The film stars Lee Majors and Burgess Meredith as two dudes way past their prime but unable to get rid of their youthful tendencies.

The Last Chase takes place in a dystopian future where crazy environmentalists rule society and have outlawed vehicles. Majors plays a former race car driver that has been secretly building a new race car in his garage for twenty years. Burgess Meredith plays an old man that used to be a fighter pilot back when jets were still in use. Majors and some teenage sidekick take his race car on a cross country joyride that angers the fascist government, who then sends in old ass Burgess Meredith to catch these speed demon criminals in a fighter jet.

Does the premise sound awful? It should, because it is.

So Meredith hunts down Majors, shoots at him and we get an elderly vehicular duel with a bunch of unnecessary non-action scenes thrown in to break up the tension that doesn’t actually exist in this picture. I’m not sure what the point of this movie was but at least I finally got to see a Penguin fly.

Anyway, this was featured on the original first season of Mystery Science Theater 3000 and this isn’t one of the films that the revisited once the show went national on Comedy Central. That’s probably because it bored Joel and the ‘Bots to tears the first time.

Rating: 4/10
Pairs well with: Death Race 2000 and Cannonball, both of which are much, much better than this.

Film Review: Killer Fish (1979)

Also known as: Naked Sun (Philippines), Deadly Treasure of the Piranha (Yugoslavia)
Release Date: June 30th, 1979 (Hong Kong)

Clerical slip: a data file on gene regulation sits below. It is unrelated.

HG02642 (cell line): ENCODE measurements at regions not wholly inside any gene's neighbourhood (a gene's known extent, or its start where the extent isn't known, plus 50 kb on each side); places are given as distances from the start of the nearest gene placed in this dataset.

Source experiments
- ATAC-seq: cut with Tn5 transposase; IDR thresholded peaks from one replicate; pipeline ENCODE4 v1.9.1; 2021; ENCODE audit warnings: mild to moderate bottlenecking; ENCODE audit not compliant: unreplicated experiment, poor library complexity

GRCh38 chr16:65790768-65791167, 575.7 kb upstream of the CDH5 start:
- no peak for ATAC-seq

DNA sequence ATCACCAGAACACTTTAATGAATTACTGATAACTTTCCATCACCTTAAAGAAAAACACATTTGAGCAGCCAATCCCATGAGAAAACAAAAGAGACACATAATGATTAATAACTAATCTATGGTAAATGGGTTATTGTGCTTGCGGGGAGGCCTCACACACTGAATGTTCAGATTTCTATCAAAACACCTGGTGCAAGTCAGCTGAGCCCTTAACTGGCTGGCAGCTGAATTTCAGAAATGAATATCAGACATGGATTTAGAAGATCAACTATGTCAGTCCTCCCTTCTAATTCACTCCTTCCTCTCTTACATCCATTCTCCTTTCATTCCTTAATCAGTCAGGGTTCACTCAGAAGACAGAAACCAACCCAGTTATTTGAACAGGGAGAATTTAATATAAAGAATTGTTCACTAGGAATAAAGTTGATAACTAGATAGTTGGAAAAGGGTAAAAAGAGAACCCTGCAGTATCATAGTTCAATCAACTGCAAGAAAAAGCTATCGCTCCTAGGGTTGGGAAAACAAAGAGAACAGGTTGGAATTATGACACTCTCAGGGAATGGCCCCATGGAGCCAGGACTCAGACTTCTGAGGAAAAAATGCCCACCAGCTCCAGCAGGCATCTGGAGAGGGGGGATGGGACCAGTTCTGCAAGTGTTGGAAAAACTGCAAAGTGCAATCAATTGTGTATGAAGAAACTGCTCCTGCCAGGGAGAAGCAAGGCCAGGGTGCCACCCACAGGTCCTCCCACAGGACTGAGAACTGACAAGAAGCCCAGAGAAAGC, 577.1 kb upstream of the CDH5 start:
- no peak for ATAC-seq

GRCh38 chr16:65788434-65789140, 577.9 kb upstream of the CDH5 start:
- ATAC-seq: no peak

Directed by: Antonio Margheriti
Written by: Michael Rogers
Music by: Guido De Angelis, Maurizio De Angelis
Cast: Lee Majors, Karen Black, Margaux Hemingway, Marisa Berenson, James Franciscus

Fawcett-Majors Productions, Victoria Productions, Filmar do Brasil, Paris Filmes, ITC Entertainment, 101 Minutes

Review:

“Are you sure there’s no German blood in you?” – Hans, “Hm-hm. I win my wars.” – Kate Neville

I have watched so many Jaws and Piranha ripoffs over the years that I’m surprised that I had never seen this one or heard of it. Also, the fact that this stars Lee Majors, Karen Black and one of the Hemingway sisters, makes my lack of knowledge about this film even stranger. But it was featured on the latest season of Mystery Science theater 3000, so I had to give it a watch. Plus, I love killer animal movies regardless of them taking place on the water, on land or in the air.

As is the case with most films like this, it’s a real stinker. It also lacks anything to redeem it. Even with a few people I like in the cast, they didn’t do much to help the picture and looked as if they were just collecting a paycheck and trying to rush through this.

It was produced by Lee Majors production company with his wife at the time, Farrah Fawcett. That being said, it’s surprising that he didn’t seem to care much about the quality of his own product.

While this does deal with killer piranhas, they never feel as threatening as the killer fish from Joe Dante’s Piranha, a year earlier. Additionally, the footage and effects of the piranha attacks are pretty shitty.

The one thing that makes this not a direct ripoff of Dante’s classic, is that this is also a heist film. Well, sort of. There isn’t much about the actual heist here, it is just used as a plot device to get the characters to try and turn on each other while trapped on a broken boat surrounded by man eating fishies.

This is far from great and barely entertaining. It’s the kind of bad that is really boring and not actually enjoyable for being terrible. It’s just a total dud. But it also isn’t so bad that I can completely trash it. It’s just well below mediocre, unexciting, uneventful and given no real life by the talent of its top stars.

Rating: 3.75/10
Pairs well with: other Jaws and Piranha ripoffs of the era.